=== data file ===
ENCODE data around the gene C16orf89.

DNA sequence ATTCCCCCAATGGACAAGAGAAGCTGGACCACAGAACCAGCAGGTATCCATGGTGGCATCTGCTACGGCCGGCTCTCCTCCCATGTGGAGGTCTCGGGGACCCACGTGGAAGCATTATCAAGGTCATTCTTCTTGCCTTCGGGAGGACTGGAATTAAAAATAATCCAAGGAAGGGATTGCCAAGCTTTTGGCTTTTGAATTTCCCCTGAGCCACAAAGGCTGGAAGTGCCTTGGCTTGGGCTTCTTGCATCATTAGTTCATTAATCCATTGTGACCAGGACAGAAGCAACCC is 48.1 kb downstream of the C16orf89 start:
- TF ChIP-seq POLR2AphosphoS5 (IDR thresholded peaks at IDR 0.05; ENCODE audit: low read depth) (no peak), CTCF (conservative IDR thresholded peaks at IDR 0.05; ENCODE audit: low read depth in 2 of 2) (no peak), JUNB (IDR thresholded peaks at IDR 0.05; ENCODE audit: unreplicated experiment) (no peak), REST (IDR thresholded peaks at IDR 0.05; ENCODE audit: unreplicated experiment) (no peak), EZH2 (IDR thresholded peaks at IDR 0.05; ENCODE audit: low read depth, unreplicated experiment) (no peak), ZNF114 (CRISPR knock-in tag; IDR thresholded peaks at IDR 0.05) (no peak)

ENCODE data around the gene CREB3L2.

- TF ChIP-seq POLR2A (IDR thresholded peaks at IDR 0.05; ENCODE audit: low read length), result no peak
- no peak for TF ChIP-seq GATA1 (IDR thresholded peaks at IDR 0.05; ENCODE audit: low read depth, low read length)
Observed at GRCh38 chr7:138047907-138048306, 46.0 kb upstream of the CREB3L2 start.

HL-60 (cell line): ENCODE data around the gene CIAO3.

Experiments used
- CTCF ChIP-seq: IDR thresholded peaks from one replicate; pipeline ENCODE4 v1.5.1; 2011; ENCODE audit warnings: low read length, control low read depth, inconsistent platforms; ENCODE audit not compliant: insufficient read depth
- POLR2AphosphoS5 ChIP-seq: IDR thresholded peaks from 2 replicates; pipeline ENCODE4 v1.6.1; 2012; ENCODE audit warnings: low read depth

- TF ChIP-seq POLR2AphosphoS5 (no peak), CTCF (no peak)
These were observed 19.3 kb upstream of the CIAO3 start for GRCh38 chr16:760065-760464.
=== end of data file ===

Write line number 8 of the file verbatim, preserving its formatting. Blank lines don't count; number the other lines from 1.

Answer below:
HL-60 (cell line): ENCODE data around the gene CIAO3.